16--Thanks. But that happened before the St Louis job, right? The Reds didn't think that mattered? Based on how it reads that must have been a huge deal having the players mutiny against a manager.
   19. Traderdave Posted: April 28, 2020 at 01:00 PM (#5945453)
A drill sergeant mentality was considered a feature, not a bug.
   20. Jeremy Renner App is Dead and I killed it Posted: April 28, 2020 at 01:23 PM (#5945470)
19--Wow. Ok. That is just bizarre hiring
   21. Itchy Row Posted: April 28, 2020 at 01:46 PM (#5945477)
Rapp's first job as a manager was at age 27 when he replaced Danny Murtaugh for a AAA team that went 50-104. I wonder if he was more player-friendly then. After that, he went back to just being a player until he was 32. He put himself into games at ages 33, 38, and 48 and went 1 for 1 as a hitter each year.
   22. bunyon Posted: April 28, 2020 at 02:48 PM (#5945498)
He put himself into games at ages 33, 38, and 48 and went 1 for 1 as a hitter each year.

That reads like he was sitting there and realized he could hit the lame ass SOB pitching for the other side.
   23. flournoy Posted: April 28, 2020 at 04:52 PM (#5945571)
The facial hair deal in Cincinnati lasting for as long as it did, when the armed forces allowed it, police allowed it, tells you all you need to know about Cincinnati.


I always thought that was a Marge Schott edict.
   24. Tom Nawrocki Posted: April 28, 2020 at 05:16 PM (#5945588)
Long before Marge Schott, the Reds were one of the most conservative franchises in baseball, insisting on clean-shaven faces and solid black shoes, at the same time the A's were mustachioed and wearing day-glo. In fact, Marge Schott was the one who finally allowed them to move away from all-black shoes.
   25. salvomania Posted: April 28, 2020 at 05:31 PM (#5945596)
I remember Rapp when he managed the Cardinals, who had hirsute players with strong personalities like Ted Simmons and Al Hrabosky---Simmons had long hair and was known as "Simba" at least partly for his mane, and Hrabosky's fu manchu was as well known as his behind-the-mound psych-out act.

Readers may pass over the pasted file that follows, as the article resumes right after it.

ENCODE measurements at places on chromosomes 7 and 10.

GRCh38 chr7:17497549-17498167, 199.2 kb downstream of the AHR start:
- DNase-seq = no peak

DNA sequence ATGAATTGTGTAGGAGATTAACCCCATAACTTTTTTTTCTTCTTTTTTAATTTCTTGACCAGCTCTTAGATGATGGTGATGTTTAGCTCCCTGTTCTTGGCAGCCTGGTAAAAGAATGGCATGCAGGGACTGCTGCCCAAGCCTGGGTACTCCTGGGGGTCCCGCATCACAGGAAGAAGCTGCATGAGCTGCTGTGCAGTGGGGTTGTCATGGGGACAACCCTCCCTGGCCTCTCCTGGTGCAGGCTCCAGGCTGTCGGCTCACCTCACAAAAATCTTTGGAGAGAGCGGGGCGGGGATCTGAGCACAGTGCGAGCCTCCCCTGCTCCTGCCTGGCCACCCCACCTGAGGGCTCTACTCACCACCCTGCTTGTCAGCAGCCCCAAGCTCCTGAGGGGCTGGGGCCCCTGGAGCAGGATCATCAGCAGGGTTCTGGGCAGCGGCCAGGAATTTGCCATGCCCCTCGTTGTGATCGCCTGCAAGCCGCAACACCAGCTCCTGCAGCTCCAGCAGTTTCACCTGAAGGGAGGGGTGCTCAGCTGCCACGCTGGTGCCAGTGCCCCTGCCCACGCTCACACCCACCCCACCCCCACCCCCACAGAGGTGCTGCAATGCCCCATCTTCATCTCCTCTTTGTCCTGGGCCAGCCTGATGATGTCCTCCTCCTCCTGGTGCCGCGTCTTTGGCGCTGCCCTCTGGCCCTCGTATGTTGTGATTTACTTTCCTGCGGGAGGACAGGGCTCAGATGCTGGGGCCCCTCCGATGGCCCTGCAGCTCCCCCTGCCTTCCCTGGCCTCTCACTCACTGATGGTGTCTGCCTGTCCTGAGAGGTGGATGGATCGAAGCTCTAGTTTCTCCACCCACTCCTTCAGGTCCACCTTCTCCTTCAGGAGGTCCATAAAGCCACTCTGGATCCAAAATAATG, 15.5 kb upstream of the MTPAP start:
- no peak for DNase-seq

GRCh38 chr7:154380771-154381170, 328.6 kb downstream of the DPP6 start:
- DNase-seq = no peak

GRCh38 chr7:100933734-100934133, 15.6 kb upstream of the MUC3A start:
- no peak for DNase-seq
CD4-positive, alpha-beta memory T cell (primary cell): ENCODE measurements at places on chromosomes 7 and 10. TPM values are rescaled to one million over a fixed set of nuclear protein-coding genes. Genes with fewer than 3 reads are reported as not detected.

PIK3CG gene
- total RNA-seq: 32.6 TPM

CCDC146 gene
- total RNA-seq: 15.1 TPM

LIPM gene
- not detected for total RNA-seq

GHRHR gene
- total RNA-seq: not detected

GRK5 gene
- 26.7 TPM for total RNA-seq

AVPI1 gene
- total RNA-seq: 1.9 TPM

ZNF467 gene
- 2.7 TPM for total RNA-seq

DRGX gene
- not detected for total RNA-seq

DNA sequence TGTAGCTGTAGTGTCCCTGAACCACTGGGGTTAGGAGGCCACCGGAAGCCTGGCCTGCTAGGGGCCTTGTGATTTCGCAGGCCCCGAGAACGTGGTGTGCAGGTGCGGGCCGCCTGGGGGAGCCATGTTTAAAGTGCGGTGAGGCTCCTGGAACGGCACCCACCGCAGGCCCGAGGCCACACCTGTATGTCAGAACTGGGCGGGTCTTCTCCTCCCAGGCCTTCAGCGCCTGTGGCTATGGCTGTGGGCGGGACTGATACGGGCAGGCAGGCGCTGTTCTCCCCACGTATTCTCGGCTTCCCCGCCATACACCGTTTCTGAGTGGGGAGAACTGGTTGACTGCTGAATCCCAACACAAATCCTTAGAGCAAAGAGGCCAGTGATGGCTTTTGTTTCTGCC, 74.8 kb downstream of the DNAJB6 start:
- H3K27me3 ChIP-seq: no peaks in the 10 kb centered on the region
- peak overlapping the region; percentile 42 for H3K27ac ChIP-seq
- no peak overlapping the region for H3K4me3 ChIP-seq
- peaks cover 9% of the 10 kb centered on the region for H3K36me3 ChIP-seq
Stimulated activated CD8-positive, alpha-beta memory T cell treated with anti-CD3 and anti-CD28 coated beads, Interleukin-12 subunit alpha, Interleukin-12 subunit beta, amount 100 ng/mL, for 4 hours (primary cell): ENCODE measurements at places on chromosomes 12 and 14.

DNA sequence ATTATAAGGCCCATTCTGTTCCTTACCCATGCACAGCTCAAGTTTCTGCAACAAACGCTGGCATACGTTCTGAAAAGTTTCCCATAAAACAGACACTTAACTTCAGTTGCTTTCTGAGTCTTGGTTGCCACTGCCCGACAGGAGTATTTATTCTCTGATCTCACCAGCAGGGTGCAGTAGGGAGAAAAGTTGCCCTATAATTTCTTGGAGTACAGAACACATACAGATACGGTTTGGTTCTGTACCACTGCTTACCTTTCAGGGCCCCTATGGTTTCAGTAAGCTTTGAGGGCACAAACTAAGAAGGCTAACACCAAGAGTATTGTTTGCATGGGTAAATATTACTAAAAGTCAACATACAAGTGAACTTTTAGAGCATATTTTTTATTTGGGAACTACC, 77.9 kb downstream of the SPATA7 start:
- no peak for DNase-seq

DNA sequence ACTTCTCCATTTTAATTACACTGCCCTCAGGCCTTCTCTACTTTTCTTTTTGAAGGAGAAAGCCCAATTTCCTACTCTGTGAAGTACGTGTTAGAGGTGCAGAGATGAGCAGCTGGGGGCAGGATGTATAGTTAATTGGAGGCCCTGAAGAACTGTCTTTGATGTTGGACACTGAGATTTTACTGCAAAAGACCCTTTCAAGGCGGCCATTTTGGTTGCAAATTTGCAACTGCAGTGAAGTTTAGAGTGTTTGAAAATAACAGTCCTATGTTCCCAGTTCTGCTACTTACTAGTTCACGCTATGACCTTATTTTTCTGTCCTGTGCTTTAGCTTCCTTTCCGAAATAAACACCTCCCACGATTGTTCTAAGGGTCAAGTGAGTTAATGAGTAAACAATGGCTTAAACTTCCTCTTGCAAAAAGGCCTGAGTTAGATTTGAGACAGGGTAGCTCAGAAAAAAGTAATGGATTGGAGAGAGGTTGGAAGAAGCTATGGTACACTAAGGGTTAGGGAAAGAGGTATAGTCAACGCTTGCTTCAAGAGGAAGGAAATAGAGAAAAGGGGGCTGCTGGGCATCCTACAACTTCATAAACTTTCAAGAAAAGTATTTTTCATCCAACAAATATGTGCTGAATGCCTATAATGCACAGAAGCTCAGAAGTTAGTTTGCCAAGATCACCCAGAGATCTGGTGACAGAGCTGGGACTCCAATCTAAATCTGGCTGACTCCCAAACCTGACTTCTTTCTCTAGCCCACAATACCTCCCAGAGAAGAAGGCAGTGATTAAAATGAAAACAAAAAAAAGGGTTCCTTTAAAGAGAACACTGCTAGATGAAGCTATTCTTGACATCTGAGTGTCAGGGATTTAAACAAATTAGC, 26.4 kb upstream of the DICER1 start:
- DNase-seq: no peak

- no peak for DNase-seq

Despite the "success" of his 83-win team in 1977, the Cardinals' slow start in '78 combined with the players' open disdain for him resulted in him being canned after just 16 games.
   26. Traderdave Posted: April 28, 2020 at 06:25 PM (#5945622)
How did he pencil himself in the lineup for one day as a 48 year old manager? Do minor league rosters have different rules, or is it that the umps just didn't care?

   27. The Duke Posted: April 28, 2020 at 11:06 PM (#5945693)
Great story.
   28. winnipegwhip Posted: April 29, 2020 at 02:05 PM (#5945879)
Long before Marge Schott, the Reds were one of the most conservative franchises in baseball, insisting on clean-shaven faces and solid black shoes, at the same time the A's were mustachioed and wearing day-glo. In fact, Marge Schott was the one who finally allowed them to move away from all-black shoes.


...and Cincinnati was generally considered a conservative metropolitan area. I once heard that Cincy was the only metropolitan area in the USA which never carried FDR one time in his four Presidential elections.
   29. Jeremy Renner App is Dead and I killed it Posted: April 29, 2020 at 02:18 PM (#5945887)